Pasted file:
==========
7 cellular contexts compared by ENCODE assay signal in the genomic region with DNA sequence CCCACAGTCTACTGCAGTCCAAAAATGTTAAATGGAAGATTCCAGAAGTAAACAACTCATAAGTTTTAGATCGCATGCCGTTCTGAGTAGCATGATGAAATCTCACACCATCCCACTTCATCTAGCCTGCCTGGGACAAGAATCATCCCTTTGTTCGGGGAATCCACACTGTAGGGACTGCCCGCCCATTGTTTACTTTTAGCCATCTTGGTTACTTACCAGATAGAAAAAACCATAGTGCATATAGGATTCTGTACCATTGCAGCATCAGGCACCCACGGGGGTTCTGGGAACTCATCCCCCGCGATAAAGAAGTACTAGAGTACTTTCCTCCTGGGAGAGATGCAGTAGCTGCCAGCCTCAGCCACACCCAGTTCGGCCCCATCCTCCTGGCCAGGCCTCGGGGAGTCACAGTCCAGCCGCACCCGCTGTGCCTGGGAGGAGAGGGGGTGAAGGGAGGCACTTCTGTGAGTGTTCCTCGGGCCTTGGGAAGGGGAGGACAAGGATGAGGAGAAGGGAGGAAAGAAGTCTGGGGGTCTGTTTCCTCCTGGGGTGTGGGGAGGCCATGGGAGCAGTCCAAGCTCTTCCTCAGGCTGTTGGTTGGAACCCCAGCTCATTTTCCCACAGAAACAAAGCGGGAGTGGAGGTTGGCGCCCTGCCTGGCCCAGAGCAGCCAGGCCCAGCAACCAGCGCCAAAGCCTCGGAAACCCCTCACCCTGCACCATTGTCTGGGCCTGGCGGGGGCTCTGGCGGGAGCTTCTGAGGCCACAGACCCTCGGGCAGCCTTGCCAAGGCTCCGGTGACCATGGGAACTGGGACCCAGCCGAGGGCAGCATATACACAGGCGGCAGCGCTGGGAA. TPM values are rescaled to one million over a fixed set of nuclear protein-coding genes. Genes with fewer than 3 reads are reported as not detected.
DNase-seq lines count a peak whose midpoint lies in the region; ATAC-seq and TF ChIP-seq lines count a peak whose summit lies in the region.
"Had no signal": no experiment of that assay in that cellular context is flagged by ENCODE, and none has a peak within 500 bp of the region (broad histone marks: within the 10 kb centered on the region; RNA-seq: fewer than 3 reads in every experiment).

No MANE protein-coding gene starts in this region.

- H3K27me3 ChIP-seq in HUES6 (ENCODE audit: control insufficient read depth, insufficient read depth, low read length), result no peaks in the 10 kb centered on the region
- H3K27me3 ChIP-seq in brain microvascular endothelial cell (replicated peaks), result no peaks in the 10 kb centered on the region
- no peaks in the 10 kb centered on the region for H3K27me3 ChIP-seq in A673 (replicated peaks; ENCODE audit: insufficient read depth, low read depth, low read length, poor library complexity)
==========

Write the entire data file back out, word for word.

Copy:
7 cellular contexts compared by ENCODE assay signal in the genomic region with DNA sequence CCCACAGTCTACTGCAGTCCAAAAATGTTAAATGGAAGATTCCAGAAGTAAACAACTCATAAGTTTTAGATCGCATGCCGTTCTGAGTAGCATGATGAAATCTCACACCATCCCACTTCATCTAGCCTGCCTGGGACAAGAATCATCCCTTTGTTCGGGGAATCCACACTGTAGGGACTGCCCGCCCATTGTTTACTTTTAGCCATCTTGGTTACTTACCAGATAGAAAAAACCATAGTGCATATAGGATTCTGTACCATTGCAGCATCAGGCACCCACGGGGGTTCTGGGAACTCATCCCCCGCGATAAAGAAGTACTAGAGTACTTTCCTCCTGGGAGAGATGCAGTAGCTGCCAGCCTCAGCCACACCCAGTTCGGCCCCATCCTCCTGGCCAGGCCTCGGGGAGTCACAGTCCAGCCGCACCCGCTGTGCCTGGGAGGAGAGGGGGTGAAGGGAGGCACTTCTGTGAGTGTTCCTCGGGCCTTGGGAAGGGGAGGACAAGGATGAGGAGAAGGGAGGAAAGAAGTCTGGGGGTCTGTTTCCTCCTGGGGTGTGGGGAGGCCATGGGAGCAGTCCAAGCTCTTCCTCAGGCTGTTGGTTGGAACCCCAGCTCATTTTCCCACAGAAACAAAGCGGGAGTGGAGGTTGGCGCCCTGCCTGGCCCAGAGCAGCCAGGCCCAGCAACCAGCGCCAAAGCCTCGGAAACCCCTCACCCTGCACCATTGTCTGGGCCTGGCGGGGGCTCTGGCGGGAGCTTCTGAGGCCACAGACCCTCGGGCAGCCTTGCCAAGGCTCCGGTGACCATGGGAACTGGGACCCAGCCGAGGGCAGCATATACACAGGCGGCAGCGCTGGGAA. TPM values are rescaled to one million over a fixed set of nuclear protein-coding genes. Genes with fewer than 3 reads are reported as not detected.
DNase-seq lines count a peak whose midpoint lies in the region; ATAC-seq and TF ChIP-seq lines count a peak whose summit lies in the region.
"Had no signal": no experiment of that assay in that cellular context is flagged by ENCODE, and none has a peak within 500 bp of the region (broad histone marks: within the 10 kb centered on the region; RNA-seq: fewer than 3 reads in every experiment).

No MANE protein-coding gene starts in this region.

- H3K27me3 ChIP-seq in HUES6 (ENCODE audit: control insufficient read depth, insufficient read depth, low read length), result no peaks in the 10 kb centered on the region
- H3K27me3 ChIP-seq in brain microvascular endothelial cell (replicated peaks), result no peaks in the 10 kb centered on the region
- no peaks in the 10 kb centered on the region for H3K27me3 ChIP-seq in A673 (replicated peaks; ENCODE audit: insufficient read depth, low read depth, low read length, poor library complexity)